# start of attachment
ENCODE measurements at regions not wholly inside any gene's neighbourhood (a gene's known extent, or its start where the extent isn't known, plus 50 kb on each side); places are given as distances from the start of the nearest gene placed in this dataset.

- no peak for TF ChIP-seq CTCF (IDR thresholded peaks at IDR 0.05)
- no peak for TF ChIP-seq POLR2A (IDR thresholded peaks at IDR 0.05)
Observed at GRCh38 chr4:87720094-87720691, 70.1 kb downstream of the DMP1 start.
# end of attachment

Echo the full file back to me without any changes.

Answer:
ENCODE measurements at regions not wholly inside any gene's neighbourhood (a gene's known extent, or its start where the extent isn't known, plus 50 kb on each side); places are given as distances from the start of the nearest gene placed in this dataset.

- no peak for TF ChIP-seq CTCF (IDR thresholded peaks at IDR 0.05)
- no peak for TF ChIP-seq POLR2A (IDR thresholded peaks at IDR 0.05)
Observed at GRCh38 chr4:87720094-87720691, 70.1 kb downstream of the DMP1 start.